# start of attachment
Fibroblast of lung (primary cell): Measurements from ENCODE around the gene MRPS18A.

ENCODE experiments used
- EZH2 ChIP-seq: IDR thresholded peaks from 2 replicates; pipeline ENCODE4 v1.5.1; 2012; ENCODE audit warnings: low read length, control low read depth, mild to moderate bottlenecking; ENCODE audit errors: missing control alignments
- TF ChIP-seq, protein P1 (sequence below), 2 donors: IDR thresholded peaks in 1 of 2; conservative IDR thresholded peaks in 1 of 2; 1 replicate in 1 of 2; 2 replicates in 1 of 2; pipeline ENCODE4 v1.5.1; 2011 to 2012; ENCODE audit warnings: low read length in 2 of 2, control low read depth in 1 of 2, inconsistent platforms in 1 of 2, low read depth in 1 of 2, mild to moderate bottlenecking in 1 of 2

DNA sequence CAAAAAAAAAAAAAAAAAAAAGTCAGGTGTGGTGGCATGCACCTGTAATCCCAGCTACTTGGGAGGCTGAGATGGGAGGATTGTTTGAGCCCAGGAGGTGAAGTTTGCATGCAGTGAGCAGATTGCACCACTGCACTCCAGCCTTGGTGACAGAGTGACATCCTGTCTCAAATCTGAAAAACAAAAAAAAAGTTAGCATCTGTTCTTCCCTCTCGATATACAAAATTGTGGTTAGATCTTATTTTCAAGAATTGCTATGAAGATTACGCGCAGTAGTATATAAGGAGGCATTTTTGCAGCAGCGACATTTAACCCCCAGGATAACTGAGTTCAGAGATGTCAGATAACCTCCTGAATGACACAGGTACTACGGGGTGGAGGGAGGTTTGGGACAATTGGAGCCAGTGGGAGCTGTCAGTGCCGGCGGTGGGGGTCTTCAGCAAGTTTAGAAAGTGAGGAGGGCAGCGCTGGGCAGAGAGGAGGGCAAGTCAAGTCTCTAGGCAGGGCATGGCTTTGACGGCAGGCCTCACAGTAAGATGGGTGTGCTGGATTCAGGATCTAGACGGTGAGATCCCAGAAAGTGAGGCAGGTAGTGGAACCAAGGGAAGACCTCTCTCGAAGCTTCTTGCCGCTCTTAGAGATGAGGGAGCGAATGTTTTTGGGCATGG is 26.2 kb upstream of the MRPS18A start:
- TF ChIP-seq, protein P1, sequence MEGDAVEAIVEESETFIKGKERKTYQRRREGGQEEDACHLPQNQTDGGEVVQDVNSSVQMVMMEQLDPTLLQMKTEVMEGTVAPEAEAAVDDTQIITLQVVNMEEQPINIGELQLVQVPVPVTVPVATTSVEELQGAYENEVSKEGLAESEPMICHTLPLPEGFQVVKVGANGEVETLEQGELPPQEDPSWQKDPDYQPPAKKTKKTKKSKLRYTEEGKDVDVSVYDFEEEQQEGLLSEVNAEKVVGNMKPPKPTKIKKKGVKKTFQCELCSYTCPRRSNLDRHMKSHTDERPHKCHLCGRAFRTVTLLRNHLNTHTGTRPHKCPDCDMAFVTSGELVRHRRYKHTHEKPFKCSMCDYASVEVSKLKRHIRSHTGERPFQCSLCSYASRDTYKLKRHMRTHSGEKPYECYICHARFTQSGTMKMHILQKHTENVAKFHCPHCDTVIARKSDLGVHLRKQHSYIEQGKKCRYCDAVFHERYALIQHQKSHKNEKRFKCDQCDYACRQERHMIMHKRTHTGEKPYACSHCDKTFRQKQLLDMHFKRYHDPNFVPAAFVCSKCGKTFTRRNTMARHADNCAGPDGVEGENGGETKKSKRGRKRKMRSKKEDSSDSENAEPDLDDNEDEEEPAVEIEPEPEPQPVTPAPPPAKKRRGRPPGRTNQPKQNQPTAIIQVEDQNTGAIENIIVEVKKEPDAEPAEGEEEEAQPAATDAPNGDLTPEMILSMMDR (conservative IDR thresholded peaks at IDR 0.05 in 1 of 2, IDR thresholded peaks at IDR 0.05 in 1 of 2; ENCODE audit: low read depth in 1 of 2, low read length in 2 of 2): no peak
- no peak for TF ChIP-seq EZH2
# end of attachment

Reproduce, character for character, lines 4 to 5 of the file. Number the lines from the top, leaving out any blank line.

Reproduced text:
- TF ChIP-seq, protein P1 (sequence below), 2 donors: IDR thresholded peaks in 1 of 2; conservative IDR thresholded peaks in 1 of 2; 1 replicate in 1 of 2; 2 replicates in 1 of 2; pipeline ENCODE4 v1.5.1; 2011 to 2012; ENCODE audit warnings: low read length in 2 of 2, control low read depth in 1 of 2, inconsistent platforms in 1 of 2, low read depth in 1 of 2, mild to moderate bottlenecking in 1 of 2

DNA sequence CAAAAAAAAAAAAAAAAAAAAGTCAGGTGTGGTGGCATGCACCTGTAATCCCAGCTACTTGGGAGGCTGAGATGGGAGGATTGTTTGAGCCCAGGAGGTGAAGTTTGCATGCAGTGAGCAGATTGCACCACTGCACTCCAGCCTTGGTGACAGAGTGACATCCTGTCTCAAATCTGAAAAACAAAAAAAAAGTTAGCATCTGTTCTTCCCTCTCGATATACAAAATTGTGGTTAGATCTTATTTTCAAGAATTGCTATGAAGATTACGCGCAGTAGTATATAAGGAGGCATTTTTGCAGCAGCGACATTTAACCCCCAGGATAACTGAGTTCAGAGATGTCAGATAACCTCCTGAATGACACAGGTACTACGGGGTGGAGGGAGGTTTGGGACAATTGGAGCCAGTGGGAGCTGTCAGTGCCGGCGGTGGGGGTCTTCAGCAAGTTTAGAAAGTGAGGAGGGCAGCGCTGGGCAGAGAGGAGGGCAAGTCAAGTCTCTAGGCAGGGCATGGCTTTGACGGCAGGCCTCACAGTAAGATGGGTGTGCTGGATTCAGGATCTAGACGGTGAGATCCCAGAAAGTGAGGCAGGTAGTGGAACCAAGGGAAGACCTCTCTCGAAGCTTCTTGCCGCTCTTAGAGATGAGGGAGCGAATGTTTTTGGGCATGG is 26.2 kb upstream of the MRPS18A start: